A minute's silence, I think, for another loss from Classics to Law or Medicine! It's sad that you're not going to stay with Classics, you appear to be a v impressive linguist. I'm 18 too.
As regards prose comp, where am I to do it?

~dave
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Postby benissimus » Sat Apr 10, 2004 11:14 am

Nonsense, I am not lost nor will I ever be! Latin is really my greatest interest and so I can never separate myself from it, I just feel a responsibility towards this other thing as well. The fact that Latin helps law & medicine is not at all my reason for studying it, but it is of course an asset. I would be a (jobless) classicist if I could... :roll:

I was referring to the Latin Composition Corner, but you don't have to if you don't want to of course ;)
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Postby whiteoctave » Sat Apr 10, 2004 12:29 pm

Well what's going on in the corner? It seems pretty dormant. I think the people who give responses, viz. Ulpianus, Episcopus, Bingley, Rhapsody and, if need be, you, are above the level of the earliest North and Hillard exercises. Perhaps you could initiate some random piece of English to be put into Latin (in whatever authorial style one chooses), so that variation in the Latin is meaningful, as opposed to trivial deviation from the N&H key?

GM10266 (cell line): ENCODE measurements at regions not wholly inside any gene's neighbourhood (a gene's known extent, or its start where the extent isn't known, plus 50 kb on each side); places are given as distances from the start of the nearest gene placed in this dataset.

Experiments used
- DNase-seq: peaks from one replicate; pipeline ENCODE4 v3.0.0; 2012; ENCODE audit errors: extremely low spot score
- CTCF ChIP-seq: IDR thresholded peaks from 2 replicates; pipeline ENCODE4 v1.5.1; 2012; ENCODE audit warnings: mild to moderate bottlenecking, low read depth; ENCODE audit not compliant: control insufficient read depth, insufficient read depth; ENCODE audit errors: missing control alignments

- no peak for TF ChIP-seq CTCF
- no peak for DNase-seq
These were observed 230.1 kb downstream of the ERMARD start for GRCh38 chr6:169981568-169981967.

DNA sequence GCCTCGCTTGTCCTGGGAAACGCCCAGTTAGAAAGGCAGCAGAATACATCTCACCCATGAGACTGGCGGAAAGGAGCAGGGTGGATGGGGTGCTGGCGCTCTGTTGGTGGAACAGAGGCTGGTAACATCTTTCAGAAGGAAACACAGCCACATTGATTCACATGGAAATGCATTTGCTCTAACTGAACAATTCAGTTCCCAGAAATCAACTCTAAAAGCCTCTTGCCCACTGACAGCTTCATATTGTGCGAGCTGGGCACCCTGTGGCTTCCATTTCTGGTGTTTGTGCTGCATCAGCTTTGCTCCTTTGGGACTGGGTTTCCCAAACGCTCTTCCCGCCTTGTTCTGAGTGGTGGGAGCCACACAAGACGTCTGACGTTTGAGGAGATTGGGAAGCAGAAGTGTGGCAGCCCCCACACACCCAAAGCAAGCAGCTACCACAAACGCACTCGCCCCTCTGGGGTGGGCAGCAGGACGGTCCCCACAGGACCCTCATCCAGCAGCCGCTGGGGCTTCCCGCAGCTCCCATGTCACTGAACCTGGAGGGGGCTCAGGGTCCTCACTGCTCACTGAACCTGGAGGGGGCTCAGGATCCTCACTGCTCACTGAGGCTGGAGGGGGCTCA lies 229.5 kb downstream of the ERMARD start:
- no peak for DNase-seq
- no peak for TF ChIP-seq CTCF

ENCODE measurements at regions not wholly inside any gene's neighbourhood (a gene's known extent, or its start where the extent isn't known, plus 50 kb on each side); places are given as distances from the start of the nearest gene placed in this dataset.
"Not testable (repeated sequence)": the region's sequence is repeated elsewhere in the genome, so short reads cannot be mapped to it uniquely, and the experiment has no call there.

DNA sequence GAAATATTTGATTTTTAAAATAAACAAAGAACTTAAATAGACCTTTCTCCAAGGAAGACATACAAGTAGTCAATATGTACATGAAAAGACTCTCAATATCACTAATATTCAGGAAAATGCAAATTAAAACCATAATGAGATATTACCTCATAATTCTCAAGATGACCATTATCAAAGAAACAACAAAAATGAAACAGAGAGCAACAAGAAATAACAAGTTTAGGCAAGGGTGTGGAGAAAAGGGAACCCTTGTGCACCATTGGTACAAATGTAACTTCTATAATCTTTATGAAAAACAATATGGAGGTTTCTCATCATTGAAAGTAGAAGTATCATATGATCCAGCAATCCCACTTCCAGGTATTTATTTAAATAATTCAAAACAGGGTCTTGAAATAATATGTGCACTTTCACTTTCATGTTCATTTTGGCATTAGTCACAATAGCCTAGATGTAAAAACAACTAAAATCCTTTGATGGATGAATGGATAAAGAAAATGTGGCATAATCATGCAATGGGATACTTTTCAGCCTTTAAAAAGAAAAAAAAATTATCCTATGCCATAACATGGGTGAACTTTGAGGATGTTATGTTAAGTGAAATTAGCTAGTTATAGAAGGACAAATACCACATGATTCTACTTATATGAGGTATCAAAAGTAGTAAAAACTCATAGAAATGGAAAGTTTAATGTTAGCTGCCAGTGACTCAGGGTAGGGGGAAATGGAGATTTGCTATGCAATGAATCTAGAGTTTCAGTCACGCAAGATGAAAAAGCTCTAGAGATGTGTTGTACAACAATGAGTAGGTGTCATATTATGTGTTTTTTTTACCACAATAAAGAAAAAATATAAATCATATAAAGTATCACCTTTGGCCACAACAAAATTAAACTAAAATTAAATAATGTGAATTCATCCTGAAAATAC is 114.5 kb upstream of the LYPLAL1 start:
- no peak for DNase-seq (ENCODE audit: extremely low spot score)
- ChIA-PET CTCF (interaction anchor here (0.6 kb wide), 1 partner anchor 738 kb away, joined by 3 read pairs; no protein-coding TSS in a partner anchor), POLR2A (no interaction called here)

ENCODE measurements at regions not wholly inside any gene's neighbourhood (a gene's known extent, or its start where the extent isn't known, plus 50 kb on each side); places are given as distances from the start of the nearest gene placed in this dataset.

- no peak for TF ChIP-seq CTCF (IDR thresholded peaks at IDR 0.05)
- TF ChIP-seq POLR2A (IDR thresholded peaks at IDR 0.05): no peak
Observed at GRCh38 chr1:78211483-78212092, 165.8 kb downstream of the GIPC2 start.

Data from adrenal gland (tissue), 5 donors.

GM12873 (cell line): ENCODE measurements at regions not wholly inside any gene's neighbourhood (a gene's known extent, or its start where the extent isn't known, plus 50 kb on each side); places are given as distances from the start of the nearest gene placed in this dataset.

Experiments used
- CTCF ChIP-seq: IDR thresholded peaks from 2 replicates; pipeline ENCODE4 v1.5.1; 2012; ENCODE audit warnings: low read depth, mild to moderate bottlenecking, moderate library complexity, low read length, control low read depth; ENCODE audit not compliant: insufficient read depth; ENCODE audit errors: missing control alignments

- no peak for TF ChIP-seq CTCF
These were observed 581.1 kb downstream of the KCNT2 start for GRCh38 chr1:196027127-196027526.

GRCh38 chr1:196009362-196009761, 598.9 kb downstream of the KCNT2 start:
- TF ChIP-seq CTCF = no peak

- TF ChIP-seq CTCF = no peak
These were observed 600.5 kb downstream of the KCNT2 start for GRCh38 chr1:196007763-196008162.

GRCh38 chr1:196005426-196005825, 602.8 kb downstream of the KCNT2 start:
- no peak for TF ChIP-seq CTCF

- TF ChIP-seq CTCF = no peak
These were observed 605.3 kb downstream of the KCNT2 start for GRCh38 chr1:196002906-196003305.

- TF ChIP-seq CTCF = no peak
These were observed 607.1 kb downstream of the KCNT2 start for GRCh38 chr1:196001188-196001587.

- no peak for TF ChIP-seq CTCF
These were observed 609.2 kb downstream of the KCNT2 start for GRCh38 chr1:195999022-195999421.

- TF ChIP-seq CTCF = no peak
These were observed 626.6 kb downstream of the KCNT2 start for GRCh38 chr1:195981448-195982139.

I think that'd be fun.
And as regards medicine, if you really are keen to follow it and actively wish to pursue the career of a medic, then go for it; it's just in England many people are pushed or drift into and then realise it to have been against their real wishes. I'm not saying that is the case with you but I just wanted to check that you're really up for medicine.

~dave
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Postby Episcopus » Sat Apr 10, 2004 2:38 pm

Well whiteoctave not every one wishes to dedicate one's life to classics. Not at all am I saying you to be so for your music, females and whatnot :wink: Yet there is one specimen whom Raya to me identified, with 27 years, a PHD and a great deal of conceitedness. She said "what kind of life could he have had?!"
I respect more than he will ever know Steven for this decision to be a doctor, since I could never be so. I would faint.
I surely would not wish to spend my life reading dead texts in a dead language just because of some classics tradition of dedication and loyalty. If there were a possibility of travelling back in time I might, since that would be fun, a great experience.
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Postby whiteoctave » Sat Apr 10, 2004 3:52 pm

Ah, Steven, a name!
Yeah I am perfectly fine with anyone's decisions as long as they are active. The case of the 27-yr old who is embroiled in conceit is saddening to hear. Are you still planning on reading Classics? It needs people to keep coming in to stay alive; for alive it is, by no means dead (the amount of time I have to go through such statements!). A language "dies" only when (and if) it becomes untranslatable and hence useless for communication. No one has ever been able to come up with a satisfactory definition of language because forms of communication are so very manifold.

~dave